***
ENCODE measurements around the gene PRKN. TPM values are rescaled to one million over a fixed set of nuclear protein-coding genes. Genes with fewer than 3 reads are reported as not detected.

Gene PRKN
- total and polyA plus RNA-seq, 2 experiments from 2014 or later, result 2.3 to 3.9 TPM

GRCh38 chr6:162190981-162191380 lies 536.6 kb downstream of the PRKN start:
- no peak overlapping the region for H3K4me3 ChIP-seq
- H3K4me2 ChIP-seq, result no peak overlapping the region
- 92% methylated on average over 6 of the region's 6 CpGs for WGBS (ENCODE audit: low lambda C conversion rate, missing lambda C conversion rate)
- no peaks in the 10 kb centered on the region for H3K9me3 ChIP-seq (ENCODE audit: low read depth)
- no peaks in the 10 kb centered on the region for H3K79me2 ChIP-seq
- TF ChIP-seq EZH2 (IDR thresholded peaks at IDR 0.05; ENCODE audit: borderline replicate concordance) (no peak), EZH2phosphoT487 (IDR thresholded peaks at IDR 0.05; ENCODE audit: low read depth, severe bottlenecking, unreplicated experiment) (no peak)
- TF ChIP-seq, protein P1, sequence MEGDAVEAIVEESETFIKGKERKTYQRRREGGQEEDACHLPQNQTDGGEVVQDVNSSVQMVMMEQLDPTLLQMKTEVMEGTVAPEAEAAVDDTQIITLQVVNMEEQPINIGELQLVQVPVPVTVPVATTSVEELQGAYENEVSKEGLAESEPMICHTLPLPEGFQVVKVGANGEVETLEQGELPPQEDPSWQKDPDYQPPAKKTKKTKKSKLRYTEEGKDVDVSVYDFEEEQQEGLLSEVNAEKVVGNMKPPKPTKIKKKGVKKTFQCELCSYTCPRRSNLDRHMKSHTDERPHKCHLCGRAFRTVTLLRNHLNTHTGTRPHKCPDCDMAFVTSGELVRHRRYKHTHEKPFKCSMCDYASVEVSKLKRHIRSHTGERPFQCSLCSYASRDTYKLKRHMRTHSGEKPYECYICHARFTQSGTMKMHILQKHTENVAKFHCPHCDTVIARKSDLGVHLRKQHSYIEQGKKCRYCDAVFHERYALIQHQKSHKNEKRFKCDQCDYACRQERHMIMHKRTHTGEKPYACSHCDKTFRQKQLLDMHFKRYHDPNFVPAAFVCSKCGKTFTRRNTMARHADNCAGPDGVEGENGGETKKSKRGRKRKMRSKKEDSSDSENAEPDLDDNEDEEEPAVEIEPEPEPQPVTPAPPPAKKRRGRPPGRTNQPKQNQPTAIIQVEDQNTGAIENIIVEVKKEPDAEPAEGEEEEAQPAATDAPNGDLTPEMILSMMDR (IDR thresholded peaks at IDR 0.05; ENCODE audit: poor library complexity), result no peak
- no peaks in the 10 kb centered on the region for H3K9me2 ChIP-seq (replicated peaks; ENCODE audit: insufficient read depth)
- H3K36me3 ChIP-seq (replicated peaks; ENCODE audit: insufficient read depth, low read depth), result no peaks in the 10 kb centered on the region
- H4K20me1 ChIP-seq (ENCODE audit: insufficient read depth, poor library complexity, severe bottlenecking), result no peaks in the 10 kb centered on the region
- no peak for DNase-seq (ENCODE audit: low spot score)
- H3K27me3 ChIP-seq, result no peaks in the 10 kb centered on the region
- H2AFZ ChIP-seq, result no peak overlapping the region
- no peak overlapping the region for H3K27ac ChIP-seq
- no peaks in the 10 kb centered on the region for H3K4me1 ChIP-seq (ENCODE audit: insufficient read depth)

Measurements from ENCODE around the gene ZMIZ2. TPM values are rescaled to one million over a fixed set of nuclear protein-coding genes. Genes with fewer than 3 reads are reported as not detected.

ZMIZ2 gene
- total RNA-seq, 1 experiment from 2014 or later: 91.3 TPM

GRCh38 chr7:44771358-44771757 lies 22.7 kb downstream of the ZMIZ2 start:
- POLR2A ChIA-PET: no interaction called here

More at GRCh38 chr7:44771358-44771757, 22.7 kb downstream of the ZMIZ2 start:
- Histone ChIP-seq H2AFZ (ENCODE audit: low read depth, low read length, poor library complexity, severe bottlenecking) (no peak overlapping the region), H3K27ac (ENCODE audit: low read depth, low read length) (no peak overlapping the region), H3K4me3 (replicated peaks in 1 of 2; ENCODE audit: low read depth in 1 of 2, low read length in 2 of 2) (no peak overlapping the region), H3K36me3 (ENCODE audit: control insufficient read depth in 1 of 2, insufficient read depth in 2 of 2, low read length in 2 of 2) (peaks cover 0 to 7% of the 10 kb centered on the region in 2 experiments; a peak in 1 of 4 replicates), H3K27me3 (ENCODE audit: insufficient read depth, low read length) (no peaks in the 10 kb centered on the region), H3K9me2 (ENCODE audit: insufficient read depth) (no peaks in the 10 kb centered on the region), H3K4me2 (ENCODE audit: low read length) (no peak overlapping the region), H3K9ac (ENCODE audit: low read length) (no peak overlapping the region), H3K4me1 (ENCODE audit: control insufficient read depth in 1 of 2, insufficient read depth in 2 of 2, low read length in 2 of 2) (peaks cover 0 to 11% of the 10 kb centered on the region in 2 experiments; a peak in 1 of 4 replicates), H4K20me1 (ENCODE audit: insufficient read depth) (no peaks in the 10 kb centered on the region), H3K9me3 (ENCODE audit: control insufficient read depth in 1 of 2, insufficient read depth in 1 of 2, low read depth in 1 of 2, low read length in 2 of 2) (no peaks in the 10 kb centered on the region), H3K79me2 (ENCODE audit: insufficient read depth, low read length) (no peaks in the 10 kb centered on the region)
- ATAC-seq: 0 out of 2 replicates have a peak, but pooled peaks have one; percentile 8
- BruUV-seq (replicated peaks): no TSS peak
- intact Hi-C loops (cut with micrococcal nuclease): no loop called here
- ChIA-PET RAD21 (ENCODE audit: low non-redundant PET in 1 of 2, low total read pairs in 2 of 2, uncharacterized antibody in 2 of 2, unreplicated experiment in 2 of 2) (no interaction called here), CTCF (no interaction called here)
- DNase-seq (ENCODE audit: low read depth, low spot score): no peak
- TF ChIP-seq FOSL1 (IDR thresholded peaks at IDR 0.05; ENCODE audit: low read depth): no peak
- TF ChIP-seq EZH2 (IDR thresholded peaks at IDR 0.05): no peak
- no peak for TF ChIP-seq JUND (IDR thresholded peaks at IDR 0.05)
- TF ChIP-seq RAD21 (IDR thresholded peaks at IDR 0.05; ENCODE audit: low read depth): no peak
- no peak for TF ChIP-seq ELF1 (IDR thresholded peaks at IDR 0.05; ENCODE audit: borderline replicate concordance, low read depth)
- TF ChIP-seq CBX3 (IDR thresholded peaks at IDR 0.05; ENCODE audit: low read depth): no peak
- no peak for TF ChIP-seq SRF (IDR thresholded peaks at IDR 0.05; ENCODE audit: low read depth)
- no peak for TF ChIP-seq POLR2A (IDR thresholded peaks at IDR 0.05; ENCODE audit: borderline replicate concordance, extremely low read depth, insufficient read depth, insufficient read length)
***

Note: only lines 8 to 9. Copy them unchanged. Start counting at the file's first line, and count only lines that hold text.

- no peaks in the 10 kb centered on the region for H3K9me3 ChIP-seq (ENCODE audit: low read depth)
- no peaks in the 10 kb centered on the region for H3K79me2 ChIP-seq